• Commands of the Bible: The court has also observed commands of the bible with respect to the civil and social duties of a Christian.

“For rulers are not a terror to good works, but to the evil, Wilt thou then not be afraid of the power? Do that which is good and thou shall have praise of the same.”

These lines from the holy bible clearly show that the believers of Christianity whether he belongs to ‘Jehovah’s Witnesses’ or otherwise are “subject to the governing authorities.

These were the points that are observed as ratio Decidendi from the judgment.

OBITER DICTA

An obiter dictum is the opinion of the judge in judgment which is not directly related to case law and also not an essential part of the judgment. It is not binding as it is not relevant enough.

  • Secular regulation rule: the court’s observation about American and Australian courts view that limitations should be imposed on freedom of religion on grounds of morality, order, and social protection
  • Australian high court opinion: the Australian high court has observed that the complete protection of all religious beliefs might result in the disappearance of organized society because some religious beliefs, as already indicated, regarding the existence of organized society as essentially evil.

Supreme Court in this case

On August 11, 1986, the Supreme Court overruled the High Court of Kerala in the case of Bijoe Emmanuel v. the State of Kerala. The Court held that expelling the children based on their conscientiously held religious faith violated the Constitution of India. Justice O. Chinnappa Reddy stated: “No provision of law obliges anyone to sing.” The Court ordered the school authorities to readmit the children.

Ratio decidendi: The Court noted that the right of free speech and expression also includes the right to remain silent and that standing for the national anthem showed proper respect.

CITED CASE

Union of India v. Jindal

In the year 2004, Supreme Court said that it is a fundamental right to fly the national flag under article 19 right to expression of the Indian constitution. But it’s subject to reasonable restrictions. The flag cannot be used for commercial purposes and also acts like the burning of the national flag would amount to disrespect.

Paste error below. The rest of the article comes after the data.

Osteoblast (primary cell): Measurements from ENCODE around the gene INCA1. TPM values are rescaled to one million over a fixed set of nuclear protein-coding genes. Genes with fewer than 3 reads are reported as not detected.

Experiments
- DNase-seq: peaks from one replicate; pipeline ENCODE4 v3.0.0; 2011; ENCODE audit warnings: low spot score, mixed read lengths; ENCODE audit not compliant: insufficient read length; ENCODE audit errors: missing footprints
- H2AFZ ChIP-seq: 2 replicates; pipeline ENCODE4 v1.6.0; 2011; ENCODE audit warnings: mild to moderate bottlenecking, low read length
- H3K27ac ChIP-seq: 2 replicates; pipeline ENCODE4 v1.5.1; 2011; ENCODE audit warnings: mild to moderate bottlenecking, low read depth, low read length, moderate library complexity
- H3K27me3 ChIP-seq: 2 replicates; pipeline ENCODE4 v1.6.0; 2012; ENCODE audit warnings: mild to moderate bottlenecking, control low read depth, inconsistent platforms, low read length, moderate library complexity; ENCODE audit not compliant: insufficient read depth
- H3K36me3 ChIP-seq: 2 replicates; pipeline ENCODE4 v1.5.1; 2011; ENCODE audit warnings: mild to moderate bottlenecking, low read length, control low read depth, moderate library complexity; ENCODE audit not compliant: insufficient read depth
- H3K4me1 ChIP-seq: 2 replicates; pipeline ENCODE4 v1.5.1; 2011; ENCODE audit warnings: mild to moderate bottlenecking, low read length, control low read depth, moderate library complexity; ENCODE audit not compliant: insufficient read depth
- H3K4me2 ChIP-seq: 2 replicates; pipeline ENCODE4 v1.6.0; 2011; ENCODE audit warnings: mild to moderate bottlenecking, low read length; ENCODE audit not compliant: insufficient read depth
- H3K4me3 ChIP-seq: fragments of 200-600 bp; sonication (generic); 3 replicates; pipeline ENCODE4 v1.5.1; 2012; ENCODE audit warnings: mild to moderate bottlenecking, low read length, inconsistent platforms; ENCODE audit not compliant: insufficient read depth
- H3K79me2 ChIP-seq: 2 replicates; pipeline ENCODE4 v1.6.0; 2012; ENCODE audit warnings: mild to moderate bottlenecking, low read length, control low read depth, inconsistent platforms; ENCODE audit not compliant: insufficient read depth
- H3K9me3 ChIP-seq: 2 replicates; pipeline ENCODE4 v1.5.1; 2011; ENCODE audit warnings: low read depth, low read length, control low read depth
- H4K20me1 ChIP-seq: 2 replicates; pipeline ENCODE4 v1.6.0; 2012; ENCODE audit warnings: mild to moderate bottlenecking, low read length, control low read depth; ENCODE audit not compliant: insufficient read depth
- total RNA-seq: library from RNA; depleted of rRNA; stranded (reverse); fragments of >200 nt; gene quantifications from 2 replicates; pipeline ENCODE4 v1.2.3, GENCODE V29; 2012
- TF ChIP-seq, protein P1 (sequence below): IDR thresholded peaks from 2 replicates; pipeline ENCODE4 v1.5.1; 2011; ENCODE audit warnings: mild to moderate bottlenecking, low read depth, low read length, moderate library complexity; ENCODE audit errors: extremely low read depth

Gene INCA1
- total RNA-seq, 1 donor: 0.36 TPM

In Bijoe Emmanuel supreme court had laid down a rule that under the freedom of speech and expression, the right to remain silent also exists, so no one can compel the children to sing the national anthem. This decision was cited in this judgement.

Viewpoint

The case decided by Kerala high court was rightly decided because:

  • Firstly, the petitioners who claim they to be body corporate of Christians called Jehovah witnesses should abide by the lines of the holy bible which states that you should respect and praise the ruler as ruler is sent by God to do good for countrymen’s.
  • Secondly, Supreme Court said that the circular, code of conduct for teachers and students, and rule 6 of Kerala education rights have no statutory basis.so, why do they exist? All students will not abide by the other rules of these laws.
  • Thirdly, three children not singing the national anthem will definitely have some influence on other students.it is unpatriotic to stand and not sing the national anthem of one’s own country with one’s own countrymen.

CONCLUSION

From time to time there arise conflicts between religious beliefs and issues of national peace, integrity, and sovereignty. The courts of law had protected the rights of citizens except when they run counter to national integrity. Kerala high court had given its decision to ensure national integrity and patriotism but Supreme Court had given importance to the right of children of speech and expression. Both the decisions were based on the interpretation of articles 25, 26, and article 19. A person can enjoy his rights given under the Indian constitution but those rights are subject to some exceptions also.